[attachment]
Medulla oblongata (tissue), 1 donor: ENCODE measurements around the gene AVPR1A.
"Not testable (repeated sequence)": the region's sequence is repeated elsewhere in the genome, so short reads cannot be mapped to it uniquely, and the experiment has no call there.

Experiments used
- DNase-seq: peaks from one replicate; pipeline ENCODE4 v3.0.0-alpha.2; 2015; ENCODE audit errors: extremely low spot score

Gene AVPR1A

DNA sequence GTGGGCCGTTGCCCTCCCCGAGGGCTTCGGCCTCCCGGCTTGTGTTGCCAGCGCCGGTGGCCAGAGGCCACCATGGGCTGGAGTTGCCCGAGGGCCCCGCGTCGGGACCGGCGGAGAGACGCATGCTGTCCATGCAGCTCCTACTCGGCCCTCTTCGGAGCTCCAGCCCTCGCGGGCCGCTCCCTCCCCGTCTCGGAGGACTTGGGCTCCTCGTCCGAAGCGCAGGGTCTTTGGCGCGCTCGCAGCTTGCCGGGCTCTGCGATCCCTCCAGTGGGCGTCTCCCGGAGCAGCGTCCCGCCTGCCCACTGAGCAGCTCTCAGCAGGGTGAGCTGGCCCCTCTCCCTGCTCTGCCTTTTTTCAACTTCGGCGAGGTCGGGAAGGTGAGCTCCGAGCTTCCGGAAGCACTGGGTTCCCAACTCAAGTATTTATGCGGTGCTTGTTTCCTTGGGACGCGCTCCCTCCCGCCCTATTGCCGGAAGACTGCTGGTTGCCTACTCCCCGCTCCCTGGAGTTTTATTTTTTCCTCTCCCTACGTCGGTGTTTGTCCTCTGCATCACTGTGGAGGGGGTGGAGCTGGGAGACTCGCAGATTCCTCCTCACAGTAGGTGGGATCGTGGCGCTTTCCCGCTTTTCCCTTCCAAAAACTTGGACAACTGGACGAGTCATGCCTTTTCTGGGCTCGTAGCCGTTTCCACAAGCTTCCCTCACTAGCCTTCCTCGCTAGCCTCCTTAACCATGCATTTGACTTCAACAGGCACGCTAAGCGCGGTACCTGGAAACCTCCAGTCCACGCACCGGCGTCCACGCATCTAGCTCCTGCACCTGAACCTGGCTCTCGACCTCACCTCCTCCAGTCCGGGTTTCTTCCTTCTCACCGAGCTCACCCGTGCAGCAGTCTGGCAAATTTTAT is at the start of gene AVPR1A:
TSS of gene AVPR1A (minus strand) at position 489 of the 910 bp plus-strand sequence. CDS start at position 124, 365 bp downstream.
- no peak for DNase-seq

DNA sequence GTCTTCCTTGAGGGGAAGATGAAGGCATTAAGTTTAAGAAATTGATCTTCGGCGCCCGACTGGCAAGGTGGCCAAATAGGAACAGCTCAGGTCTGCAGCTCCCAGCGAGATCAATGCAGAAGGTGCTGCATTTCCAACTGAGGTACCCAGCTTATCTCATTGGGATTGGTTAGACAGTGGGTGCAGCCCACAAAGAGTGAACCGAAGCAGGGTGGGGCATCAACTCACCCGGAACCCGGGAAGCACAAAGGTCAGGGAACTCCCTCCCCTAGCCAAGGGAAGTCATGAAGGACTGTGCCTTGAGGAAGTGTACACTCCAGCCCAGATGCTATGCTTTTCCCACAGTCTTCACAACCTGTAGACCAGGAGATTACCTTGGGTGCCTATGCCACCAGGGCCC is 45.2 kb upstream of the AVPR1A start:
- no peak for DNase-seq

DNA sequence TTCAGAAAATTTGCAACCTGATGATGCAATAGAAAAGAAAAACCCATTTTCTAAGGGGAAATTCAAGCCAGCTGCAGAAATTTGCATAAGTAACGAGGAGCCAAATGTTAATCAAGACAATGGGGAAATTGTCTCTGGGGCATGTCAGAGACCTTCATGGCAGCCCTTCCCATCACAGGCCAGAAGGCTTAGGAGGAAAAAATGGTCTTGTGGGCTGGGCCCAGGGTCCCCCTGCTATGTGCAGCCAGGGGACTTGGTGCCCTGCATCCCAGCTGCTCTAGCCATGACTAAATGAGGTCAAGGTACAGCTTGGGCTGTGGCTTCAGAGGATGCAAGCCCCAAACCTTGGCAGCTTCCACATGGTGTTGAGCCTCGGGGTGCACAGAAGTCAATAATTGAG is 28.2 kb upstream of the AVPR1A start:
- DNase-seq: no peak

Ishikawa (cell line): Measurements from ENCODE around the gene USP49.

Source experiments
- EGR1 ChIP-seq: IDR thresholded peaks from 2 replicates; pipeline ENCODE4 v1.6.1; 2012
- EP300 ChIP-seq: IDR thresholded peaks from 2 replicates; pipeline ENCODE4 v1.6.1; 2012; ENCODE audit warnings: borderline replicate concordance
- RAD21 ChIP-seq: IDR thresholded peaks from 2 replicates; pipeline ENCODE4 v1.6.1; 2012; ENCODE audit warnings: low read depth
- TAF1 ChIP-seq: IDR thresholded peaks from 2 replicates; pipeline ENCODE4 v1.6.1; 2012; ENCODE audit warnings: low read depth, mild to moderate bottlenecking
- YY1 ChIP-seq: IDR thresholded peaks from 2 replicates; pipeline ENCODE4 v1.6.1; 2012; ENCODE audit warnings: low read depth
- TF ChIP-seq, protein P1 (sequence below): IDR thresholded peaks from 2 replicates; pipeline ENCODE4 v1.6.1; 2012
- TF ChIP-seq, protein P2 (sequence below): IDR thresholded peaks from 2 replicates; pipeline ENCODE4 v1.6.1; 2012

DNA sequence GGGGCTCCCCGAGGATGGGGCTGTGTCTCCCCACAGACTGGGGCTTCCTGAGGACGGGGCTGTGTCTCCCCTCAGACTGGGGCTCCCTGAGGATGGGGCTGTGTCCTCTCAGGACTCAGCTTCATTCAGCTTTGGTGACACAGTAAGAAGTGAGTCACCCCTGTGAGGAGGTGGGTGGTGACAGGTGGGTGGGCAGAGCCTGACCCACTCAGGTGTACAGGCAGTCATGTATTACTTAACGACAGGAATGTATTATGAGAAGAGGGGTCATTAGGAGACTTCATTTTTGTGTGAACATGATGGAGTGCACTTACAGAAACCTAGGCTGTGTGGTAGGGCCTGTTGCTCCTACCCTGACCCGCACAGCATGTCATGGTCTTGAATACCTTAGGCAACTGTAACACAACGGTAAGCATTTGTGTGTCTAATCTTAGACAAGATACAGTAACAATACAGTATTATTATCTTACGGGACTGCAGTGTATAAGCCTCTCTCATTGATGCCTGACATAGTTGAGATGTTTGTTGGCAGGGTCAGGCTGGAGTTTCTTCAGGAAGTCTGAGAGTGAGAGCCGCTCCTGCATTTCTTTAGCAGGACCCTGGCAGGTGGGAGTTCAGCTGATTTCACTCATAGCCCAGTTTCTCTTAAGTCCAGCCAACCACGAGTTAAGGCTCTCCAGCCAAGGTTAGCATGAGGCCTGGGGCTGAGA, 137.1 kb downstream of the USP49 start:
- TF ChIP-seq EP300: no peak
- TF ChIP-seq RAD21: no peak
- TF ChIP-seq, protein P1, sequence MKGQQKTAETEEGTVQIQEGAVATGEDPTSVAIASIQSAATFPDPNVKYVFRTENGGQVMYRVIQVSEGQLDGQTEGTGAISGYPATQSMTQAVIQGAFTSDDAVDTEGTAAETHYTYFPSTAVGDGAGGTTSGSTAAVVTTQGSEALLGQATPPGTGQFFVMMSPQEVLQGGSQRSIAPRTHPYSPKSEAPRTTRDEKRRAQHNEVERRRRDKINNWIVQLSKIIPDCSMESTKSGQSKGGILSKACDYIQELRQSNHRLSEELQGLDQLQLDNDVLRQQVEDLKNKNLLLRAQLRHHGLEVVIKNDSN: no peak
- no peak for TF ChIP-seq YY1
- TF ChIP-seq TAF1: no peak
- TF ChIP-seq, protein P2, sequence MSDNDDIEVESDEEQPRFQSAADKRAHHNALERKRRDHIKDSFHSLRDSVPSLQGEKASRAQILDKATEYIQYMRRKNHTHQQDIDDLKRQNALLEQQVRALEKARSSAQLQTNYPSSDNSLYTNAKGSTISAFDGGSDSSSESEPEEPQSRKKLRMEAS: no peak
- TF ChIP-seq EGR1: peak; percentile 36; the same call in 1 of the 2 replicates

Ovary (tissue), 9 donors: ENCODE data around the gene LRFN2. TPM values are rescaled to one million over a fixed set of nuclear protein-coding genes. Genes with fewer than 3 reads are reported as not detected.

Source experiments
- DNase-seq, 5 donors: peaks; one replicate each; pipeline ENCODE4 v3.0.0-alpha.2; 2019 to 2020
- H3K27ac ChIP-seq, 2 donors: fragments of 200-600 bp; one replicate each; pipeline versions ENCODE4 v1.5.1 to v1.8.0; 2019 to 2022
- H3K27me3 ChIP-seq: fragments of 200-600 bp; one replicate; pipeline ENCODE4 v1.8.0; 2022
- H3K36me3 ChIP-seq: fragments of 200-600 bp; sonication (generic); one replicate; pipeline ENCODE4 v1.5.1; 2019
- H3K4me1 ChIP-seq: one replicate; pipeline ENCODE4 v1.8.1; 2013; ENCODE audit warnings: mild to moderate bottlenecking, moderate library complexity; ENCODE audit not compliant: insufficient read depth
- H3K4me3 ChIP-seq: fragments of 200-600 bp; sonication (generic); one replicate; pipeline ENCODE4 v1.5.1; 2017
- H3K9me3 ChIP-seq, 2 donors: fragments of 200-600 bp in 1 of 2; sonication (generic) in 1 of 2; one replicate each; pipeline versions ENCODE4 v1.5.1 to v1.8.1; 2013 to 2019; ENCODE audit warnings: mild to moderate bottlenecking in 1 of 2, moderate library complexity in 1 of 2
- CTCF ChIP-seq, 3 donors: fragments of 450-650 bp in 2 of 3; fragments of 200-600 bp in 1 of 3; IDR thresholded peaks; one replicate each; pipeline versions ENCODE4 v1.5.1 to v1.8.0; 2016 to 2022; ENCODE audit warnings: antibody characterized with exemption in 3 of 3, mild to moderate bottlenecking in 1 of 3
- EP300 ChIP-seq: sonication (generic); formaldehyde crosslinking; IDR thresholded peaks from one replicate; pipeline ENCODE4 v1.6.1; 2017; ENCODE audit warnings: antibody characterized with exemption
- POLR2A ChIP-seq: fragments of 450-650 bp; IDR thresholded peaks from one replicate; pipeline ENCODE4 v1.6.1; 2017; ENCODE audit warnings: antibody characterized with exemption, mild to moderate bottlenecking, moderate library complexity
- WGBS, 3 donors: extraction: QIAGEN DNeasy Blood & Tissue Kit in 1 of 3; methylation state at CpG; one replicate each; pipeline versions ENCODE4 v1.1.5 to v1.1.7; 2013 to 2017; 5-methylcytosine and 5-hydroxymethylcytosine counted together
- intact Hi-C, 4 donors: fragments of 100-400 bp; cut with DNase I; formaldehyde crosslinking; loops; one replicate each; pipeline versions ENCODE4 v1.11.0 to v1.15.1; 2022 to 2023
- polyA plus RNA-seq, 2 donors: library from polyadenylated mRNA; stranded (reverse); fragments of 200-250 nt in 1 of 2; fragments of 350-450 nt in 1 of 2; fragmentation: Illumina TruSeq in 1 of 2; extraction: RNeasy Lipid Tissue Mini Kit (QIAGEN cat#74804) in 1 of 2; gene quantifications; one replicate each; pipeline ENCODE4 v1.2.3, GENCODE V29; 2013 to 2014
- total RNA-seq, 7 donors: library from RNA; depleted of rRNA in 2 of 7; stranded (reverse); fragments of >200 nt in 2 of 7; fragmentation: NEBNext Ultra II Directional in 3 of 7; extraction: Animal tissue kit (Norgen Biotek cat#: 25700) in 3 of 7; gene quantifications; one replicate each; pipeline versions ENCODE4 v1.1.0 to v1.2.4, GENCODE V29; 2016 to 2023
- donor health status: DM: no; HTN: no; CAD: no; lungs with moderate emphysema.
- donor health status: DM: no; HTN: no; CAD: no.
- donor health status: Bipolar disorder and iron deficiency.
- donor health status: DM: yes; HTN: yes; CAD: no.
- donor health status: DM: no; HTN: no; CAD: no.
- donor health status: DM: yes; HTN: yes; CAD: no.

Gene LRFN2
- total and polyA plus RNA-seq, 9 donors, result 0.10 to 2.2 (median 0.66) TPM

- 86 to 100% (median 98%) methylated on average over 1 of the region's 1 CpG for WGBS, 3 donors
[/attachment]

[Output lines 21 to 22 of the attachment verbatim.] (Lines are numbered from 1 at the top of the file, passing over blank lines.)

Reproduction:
- TF ChIP-seq, protein P2 (sequence below): IDR thresholded peaks from 2 replicates; pipeline ENCODE4 v1.6.1; 2012

DNA sequence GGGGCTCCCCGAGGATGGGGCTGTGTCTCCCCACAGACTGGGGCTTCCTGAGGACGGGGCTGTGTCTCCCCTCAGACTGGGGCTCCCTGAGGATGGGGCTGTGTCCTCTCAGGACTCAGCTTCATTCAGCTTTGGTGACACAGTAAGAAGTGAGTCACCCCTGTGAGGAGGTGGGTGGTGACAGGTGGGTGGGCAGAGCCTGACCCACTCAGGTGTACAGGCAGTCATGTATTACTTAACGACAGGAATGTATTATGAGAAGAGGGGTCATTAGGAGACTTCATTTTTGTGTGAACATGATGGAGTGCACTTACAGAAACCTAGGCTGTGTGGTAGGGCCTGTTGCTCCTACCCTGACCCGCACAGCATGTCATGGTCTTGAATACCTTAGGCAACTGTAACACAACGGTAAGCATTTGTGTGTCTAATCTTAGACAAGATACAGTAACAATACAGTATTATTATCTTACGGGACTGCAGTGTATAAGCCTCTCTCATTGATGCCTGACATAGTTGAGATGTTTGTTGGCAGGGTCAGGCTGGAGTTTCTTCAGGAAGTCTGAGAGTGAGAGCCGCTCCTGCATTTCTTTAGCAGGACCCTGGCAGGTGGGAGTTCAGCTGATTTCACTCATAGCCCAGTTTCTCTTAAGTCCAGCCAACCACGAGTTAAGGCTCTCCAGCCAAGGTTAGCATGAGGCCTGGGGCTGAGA, 137.1 kb downstream of the USP49 start: